Where does water come from?

Glass of water by waterfallThis may seem like a ridiculous question.

But recently a national mortgage underwriting team voiced concerns over a Texas property’s rainwater harvesting system, serving as the only source of water, potentially running out of water.  When documentation was provided, i.e., potable water being trucked in from local municipality water sources to fill or top off the cistern (traditional ground water wells cannot be filled), much like a swimming pool, they inquired, “what happens if the municipality runs out of water and there are no water sources available to fill the cistern tank?” The answer, obviously not clear to some folks; if municipality water runs out, this means our aquifers are depleted and an entire region of people and all life will cease to exist as we know it.


It is important to understand just how fragile life is on planet Earth.  We cease to exist when there is no H2O.

Approximately 71 percent of the Earth’s surface is water.  Oceans hold most, over 95 percent of Earth’s water, in the form of salt water. Less than 2.5 percent (or 100 miles) of the Earth’s surface consists of fresh water.  This may explain why we need to be more conscious of this precious life-giving resource.  Fresh water also exists in the air as water vapor, in icecaps and glaciers, in the ground as soil moisture, in plants and trees, our aquifers, and even in animals and humans.  To first understand where water comes from, we can look to Nature’s great architectural engineering (chart below).  It’s a perfect system.  Earth holds and recycles water and moisture in many forms, i.e.,  rain, snow and ice (precipitation), and evaporation, transpiration in the air and plants.

Theories and scientific research suggest that the Earth was originally a molten surface of only land mass but icy comets and meteoroids, rich with water, collided and Water. 3D. Earth Dropletcontributed to the oceans and water resources that allowed life to exist.

The times – they are changing.  Water, has always been a requisite for civilization and modern technology.  Many cities were birthed and populated due to the abundance of water in certain areas.  Most of our fresh water resources come from Aquifers, water held in rocks deep below the Earth’s surface. There are approximately 16 main Aquifers in the United States.  The largest is the Ogallala Aquifer, 450,000 square kilometers (174,000 square miles) encompassing eight states  .  According to leading scientific studies the Ogallala Aquifer could be depleted in over a few decades.  Aquifer reservoir depletion is occurring due to increased municipality use, (http://en.wikipedia.org/wiki/Water_supply_network) population growth, continuing agricultural use, faster than rains can replenish them.  Over 1.7 billion people, worldwide rely on aquifers to sustain themselves.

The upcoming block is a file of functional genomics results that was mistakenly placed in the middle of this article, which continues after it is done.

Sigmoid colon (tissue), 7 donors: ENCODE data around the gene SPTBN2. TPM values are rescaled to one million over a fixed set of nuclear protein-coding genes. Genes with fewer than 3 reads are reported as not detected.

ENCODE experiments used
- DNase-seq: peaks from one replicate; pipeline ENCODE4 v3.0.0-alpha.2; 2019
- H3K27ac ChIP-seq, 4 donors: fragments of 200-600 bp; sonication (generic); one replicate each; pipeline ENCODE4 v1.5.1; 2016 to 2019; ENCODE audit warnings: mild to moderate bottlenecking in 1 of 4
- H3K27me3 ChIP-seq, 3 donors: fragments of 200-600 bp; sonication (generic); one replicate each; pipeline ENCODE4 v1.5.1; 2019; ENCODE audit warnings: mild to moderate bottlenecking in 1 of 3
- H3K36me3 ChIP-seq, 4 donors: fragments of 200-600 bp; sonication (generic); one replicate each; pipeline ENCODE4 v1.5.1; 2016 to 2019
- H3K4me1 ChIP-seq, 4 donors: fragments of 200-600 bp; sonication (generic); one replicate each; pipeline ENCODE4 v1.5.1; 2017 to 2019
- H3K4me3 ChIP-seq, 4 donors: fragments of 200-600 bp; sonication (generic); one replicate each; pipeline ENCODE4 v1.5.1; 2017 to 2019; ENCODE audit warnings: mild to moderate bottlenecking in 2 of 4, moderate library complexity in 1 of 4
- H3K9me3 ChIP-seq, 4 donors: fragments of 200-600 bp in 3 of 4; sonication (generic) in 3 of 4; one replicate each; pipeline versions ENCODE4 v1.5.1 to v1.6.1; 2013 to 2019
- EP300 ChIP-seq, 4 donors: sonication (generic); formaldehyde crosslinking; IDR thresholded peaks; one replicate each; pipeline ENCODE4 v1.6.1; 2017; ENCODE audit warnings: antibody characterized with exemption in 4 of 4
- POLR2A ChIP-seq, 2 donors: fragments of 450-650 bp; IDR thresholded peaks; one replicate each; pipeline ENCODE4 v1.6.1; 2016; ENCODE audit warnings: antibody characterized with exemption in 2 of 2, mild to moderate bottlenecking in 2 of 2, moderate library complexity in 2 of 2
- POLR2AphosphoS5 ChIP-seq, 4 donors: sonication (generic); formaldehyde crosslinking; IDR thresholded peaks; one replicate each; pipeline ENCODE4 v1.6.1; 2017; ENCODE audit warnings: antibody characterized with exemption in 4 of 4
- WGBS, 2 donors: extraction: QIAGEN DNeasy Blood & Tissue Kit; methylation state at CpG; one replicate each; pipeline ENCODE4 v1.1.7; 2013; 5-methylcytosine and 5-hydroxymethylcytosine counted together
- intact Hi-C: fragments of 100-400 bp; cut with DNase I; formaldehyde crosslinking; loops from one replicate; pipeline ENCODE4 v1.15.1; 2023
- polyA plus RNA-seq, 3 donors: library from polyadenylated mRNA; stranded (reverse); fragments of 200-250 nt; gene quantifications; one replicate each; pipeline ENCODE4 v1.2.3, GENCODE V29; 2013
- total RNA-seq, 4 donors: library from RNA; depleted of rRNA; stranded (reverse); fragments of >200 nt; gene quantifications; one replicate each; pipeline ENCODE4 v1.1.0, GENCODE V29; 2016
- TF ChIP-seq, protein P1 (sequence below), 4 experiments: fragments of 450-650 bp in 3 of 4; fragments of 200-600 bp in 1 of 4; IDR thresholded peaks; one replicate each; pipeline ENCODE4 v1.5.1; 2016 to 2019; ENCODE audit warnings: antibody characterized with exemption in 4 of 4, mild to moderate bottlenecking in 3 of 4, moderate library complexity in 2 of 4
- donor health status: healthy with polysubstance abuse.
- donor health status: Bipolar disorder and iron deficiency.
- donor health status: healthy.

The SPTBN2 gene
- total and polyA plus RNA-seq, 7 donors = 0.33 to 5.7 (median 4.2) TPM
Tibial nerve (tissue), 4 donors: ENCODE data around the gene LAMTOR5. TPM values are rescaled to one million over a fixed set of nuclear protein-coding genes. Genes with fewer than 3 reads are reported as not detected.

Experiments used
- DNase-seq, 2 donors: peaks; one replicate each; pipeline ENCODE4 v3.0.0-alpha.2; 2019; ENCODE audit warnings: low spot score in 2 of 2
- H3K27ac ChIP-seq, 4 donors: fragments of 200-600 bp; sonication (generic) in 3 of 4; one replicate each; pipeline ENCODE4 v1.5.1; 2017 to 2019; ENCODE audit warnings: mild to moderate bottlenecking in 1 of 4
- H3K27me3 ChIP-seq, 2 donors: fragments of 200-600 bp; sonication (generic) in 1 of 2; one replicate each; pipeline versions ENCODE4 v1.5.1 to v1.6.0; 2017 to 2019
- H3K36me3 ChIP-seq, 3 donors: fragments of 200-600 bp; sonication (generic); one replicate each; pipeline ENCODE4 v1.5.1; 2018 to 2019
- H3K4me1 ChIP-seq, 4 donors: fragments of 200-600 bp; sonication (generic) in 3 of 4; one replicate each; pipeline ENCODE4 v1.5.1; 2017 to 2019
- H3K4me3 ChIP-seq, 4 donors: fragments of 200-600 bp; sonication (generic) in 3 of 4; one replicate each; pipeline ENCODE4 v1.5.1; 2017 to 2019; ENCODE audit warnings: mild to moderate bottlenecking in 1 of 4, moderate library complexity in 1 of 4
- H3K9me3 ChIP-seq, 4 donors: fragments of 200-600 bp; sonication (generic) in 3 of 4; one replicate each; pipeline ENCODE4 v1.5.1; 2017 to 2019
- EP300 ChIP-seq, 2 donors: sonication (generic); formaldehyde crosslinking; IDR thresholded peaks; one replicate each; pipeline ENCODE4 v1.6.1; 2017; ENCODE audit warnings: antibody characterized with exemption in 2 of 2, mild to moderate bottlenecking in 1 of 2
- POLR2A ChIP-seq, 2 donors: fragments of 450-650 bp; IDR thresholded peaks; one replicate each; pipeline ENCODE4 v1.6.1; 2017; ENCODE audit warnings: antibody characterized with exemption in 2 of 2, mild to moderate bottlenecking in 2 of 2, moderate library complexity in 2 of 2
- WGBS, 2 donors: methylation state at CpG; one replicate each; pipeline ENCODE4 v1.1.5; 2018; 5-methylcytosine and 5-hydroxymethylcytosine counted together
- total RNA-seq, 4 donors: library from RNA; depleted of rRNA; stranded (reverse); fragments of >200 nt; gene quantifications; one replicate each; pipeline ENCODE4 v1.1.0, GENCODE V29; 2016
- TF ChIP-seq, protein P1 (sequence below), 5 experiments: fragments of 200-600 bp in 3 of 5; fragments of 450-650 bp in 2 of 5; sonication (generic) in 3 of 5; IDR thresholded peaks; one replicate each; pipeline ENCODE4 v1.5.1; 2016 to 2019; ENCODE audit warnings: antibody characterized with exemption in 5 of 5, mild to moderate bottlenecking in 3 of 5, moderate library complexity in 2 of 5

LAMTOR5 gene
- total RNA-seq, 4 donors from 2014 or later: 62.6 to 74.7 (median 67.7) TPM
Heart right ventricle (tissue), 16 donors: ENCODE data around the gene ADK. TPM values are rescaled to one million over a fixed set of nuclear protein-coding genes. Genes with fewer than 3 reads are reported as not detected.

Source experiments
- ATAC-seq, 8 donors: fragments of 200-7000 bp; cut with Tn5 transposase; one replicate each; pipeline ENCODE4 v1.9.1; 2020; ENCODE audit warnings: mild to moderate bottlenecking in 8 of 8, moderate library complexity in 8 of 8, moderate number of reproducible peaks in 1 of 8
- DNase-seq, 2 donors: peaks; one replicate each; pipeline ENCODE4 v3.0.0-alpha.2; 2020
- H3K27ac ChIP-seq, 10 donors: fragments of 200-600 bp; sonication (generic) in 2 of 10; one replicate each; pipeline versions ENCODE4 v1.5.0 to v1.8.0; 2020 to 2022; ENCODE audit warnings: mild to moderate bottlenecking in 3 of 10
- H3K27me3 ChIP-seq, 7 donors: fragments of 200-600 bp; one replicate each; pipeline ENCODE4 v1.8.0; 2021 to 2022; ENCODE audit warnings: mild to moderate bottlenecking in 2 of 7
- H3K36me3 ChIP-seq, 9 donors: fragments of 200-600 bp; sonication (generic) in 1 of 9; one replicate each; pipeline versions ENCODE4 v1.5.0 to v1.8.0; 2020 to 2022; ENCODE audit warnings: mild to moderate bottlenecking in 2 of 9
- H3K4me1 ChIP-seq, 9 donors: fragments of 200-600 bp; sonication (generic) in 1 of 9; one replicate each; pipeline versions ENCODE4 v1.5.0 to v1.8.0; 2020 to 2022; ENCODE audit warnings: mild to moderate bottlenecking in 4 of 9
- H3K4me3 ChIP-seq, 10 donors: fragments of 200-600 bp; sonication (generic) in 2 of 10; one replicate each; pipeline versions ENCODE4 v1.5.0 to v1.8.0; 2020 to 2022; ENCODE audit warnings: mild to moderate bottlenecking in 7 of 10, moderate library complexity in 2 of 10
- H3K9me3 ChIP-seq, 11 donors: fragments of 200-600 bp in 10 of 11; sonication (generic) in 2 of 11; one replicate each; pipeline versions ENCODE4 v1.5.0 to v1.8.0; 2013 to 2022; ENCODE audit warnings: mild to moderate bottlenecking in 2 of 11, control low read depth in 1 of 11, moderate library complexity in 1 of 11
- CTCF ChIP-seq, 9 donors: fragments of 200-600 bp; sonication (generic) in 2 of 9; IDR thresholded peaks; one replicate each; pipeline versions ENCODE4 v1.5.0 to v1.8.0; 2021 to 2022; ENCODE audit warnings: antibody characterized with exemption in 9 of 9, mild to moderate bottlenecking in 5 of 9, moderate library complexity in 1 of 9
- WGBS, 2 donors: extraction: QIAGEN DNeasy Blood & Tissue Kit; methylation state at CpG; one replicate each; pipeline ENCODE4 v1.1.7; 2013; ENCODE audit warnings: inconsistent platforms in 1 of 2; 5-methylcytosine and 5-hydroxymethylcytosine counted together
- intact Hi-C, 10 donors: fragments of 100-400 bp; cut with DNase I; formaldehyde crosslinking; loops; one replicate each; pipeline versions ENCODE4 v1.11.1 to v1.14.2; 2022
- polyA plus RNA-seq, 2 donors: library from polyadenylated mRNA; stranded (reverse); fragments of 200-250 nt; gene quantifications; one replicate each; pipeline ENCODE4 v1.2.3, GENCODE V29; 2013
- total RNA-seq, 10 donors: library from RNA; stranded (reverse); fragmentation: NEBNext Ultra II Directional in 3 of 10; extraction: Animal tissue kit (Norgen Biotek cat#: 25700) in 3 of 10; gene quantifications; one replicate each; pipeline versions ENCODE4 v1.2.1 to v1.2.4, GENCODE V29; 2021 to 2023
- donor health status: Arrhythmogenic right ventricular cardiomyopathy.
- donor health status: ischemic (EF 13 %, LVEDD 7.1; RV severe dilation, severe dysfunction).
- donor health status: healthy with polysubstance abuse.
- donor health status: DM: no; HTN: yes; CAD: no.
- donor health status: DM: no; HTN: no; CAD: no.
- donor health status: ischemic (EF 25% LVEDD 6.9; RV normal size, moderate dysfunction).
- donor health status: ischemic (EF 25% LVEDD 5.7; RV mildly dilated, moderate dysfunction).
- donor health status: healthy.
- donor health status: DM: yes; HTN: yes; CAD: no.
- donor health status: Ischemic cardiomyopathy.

When building or purchasing a home, careful consideration should be given to the water conditions, types of water sources, or at least applicable market-based technology solutions to mitigate risks associated with water availability.  Drought conditions should be a major concern for many investors financing homes in America, but unfortunately it’s not been on the radar until recently. California and other regions experiencing severe water scarcity and drought conditions have created awareness.

lumiFactoring risk assessments, such as drought and high-water consumption, has created another layer of complex analysis that many investors and secondary mortgage markets (i.e., Fannie, Freddie, FHA, HUD, VA) must consider in the 21st Century. This is yet another reason to build, retrofit and finance green real estate projects and to conserve as many of our precious resources as possible.




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